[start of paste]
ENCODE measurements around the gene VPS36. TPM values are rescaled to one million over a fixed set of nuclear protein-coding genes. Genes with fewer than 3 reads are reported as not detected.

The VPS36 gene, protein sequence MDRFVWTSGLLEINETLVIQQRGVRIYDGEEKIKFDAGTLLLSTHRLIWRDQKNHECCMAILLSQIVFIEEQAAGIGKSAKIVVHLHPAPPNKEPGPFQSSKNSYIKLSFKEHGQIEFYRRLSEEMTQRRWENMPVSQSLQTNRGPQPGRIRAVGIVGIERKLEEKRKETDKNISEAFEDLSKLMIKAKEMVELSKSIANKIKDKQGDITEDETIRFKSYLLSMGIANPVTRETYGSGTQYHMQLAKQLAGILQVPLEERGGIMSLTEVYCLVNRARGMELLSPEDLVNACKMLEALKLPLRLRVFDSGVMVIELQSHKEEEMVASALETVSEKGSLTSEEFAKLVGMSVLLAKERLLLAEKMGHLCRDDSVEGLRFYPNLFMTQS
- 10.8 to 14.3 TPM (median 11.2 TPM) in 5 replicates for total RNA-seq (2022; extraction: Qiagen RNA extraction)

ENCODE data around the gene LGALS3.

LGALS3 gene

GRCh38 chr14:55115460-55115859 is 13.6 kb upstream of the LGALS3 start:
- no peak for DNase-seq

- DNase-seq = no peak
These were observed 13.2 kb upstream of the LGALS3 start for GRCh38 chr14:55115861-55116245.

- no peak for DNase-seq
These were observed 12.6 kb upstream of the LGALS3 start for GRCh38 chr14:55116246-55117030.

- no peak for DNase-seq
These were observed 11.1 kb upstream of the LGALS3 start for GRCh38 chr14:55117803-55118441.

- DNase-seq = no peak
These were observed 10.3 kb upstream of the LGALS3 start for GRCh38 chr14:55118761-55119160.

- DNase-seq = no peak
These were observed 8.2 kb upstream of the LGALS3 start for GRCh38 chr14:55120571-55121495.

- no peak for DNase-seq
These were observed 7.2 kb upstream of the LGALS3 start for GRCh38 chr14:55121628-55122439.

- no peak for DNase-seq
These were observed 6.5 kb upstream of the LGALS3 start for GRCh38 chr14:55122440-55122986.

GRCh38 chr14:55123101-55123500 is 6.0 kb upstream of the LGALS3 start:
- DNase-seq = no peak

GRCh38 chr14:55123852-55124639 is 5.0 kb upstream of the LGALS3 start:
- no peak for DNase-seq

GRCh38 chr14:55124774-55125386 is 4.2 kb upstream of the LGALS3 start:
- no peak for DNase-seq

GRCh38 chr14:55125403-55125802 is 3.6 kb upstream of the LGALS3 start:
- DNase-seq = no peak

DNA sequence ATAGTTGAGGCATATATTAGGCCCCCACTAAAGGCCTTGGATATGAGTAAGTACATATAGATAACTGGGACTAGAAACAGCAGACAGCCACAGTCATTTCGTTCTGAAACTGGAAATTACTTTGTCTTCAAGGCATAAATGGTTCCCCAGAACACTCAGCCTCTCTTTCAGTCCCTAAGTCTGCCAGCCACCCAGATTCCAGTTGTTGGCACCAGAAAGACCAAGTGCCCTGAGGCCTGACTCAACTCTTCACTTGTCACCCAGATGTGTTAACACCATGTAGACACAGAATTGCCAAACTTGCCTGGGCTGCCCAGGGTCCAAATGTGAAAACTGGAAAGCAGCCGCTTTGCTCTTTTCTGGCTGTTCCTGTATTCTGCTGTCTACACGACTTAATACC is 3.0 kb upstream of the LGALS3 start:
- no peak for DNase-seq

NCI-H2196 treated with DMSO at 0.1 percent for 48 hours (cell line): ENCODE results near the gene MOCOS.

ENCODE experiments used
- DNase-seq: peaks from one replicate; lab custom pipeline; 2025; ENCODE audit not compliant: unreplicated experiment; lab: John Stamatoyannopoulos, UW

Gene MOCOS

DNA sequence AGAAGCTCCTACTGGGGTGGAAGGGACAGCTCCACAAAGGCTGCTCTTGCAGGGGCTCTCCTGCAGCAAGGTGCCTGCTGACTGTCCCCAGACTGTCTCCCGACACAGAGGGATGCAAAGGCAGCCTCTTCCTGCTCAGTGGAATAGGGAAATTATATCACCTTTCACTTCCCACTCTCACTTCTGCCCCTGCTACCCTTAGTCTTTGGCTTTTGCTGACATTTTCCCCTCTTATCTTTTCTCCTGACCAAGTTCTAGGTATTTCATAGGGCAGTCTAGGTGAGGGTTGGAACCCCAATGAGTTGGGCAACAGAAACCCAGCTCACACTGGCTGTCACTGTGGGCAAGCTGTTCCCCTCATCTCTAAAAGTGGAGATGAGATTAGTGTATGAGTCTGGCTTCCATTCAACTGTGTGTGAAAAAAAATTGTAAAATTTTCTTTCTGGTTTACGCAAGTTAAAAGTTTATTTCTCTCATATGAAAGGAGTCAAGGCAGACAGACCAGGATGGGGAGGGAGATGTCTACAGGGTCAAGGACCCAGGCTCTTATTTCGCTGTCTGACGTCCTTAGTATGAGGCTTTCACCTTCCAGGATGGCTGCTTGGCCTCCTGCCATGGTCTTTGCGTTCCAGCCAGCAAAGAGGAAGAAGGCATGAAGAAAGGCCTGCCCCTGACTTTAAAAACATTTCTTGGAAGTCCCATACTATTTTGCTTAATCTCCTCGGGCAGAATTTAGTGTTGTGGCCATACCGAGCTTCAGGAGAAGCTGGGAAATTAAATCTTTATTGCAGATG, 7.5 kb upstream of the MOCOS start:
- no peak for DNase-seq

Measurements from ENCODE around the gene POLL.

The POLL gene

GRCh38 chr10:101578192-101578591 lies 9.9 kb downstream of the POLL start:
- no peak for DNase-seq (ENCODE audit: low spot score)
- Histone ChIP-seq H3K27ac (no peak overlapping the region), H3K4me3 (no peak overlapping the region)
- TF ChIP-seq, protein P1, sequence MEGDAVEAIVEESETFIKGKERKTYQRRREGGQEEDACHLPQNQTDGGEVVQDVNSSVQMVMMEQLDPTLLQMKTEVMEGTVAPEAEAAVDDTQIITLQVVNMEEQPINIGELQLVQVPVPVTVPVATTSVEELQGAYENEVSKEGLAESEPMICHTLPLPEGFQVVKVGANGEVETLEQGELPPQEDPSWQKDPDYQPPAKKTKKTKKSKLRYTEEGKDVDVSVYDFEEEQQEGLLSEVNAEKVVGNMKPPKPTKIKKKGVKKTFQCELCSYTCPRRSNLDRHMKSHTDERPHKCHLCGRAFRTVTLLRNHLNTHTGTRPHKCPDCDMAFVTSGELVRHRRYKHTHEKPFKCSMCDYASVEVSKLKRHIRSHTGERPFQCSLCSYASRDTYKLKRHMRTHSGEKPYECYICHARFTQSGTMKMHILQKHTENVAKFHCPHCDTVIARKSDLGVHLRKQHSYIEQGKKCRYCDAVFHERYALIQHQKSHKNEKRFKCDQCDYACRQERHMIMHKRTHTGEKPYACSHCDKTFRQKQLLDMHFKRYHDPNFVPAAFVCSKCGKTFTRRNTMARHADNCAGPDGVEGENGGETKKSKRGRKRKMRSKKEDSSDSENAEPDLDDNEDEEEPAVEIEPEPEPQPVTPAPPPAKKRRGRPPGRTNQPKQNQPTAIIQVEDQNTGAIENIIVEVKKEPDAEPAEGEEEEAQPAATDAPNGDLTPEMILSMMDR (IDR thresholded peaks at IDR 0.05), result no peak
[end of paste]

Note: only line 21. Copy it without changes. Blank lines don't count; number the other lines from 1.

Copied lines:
These were observed 6.5 kb upstream of the LGALS3 start for GRCh38 chr14:55122440-55122986.